European Union grants Bosnia ‘candidate status’ for membership, long road ahead

The European Union (EU) on Thursday (December 15) granted Bosnia candidate status to join the bloc. This puts the volatile Balkan nation at the start of a long road to membership. Russian invasion of Ukraine has given fresh impetus to EU’s efforts to consider letting in more nations.

Bosnia now becomes the third country after conflict-ravaged Ukraine and Moldova to be granted candidate status in the past six months.

There are concerns within the EU that if new members are not inducted, it leaves doors open for Russia and China to spread their influence in the east European countries.

Approval for Bosnia to be given a candidate status was given at a summit in Brussels.

The move comes despite long-standing concerns over the political situation in Bosnia, a country of three million people burdened with ethnic divisions since its devastating war three decades ago.

Bosnia remains partitioned between a Serb entity and a Muslim-Croat federation connected by a weak central government. 

It has a dysfunctional administrative system created by the 1995 Dayton Agreement that succeeded in ending the conflict in the 1990s but largely failed in providing a framework for the country’s political development.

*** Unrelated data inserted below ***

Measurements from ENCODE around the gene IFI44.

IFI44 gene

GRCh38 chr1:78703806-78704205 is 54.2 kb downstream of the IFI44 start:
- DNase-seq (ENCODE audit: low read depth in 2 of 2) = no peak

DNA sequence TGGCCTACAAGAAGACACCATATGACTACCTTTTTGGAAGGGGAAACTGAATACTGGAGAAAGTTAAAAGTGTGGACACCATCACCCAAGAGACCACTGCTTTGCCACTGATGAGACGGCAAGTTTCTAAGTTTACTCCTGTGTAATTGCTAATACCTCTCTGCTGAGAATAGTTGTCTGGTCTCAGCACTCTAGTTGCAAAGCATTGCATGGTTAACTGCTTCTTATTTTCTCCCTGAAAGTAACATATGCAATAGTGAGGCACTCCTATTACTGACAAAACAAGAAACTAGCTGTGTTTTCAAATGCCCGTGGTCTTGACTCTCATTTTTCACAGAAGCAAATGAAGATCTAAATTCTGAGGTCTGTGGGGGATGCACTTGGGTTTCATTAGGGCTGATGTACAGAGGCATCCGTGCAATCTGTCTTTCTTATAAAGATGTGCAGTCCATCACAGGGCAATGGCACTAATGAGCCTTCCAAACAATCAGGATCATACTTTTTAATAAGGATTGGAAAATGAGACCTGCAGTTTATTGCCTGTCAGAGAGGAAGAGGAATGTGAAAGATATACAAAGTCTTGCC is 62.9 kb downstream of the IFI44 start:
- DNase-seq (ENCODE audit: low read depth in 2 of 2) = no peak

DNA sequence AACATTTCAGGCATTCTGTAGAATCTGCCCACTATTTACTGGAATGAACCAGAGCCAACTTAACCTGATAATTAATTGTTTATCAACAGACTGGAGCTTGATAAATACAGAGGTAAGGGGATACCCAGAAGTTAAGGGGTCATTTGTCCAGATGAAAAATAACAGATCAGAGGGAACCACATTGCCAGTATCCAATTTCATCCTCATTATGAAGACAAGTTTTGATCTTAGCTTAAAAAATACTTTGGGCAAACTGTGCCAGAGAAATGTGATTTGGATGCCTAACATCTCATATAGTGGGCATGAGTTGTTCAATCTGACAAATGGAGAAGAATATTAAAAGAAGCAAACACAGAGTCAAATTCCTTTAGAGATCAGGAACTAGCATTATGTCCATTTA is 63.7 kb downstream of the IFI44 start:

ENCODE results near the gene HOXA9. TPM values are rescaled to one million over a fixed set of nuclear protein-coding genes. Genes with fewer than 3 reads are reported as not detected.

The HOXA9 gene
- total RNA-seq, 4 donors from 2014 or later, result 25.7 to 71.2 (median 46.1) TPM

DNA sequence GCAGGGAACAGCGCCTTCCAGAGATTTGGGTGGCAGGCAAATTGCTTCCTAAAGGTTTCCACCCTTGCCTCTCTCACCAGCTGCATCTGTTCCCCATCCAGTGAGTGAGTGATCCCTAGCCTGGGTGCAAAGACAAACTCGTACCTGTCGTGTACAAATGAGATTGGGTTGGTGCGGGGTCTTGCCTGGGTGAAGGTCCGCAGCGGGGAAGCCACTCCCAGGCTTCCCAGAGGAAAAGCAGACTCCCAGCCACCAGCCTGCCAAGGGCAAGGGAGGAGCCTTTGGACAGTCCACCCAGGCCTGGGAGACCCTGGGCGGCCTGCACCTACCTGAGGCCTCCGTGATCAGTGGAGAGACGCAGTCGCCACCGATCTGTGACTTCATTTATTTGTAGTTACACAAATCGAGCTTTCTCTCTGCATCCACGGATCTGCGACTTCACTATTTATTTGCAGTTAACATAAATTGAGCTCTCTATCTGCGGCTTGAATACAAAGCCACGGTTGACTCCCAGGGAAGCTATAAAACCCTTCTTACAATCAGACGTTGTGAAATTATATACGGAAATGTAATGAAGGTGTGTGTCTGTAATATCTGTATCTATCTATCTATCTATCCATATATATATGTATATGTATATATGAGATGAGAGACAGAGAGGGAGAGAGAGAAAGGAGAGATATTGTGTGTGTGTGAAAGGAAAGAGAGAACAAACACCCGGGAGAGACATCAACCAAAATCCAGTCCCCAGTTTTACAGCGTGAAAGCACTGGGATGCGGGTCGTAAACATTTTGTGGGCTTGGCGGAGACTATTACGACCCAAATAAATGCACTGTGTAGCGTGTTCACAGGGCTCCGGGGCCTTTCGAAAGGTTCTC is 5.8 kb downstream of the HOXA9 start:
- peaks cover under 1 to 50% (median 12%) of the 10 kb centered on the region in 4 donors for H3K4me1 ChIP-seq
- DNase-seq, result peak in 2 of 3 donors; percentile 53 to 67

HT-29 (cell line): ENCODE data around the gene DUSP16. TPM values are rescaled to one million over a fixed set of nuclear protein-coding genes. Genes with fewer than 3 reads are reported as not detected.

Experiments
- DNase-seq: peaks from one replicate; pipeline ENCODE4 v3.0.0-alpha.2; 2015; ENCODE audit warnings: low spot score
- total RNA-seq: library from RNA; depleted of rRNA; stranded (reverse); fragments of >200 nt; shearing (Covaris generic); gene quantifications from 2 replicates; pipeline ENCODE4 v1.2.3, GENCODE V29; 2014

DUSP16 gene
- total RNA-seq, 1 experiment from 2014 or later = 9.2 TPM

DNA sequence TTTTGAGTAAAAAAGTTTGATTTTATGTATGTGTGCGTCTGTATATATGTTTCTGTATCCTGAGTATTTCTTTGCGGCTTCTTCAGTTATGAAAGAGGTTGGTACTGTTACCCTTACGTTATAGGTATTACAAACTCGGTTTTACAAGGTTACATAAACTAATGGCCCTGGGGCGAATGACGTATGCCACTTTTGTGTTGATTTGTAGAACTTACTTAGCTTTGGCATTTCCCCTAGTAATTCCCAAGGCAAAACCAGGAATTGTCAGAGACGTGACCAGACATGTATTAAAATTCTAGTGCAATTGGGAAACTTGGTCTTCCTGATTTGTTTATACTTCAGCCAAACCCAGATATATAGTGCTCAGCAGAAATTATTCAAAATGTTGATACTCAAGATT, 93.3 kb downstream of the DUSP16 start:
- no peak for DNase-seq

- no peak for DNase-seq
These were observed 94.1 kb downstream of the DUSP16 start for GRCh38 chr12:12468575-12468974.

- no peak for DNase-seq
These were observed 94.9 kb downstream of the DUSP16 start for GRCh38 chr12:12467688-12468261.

While granting candidate status, the European Commission has laid out 14 priorities for reforms Bosnia needs to deliver on. The next stage after this happens is opening of formal accession negotiations.

Bosnian politicians have insisted it is high time the country be granted candidate status.

But a stand-off has seen Bosnia’s Serb entity, the Republika Srpska, block state institutions and cause “virtual paralysis” in the reform process in recent times, the EU has said.

There are also concerns over calls by Serb leaders for closer ties with Russia, and the entity’s nationalist president Milorad Dodik has vowed to stall the push towards the EU if it means more centralisation of power in Bosnia.

Bosnia will join seven other nations with candidate status: Turkey, North Macedonia, Montenegro, Serbia, Albania, Moldova and Ukraine.

The process to join the European Union can take many years as candidates implement reforms.

(With inputs from agencies)

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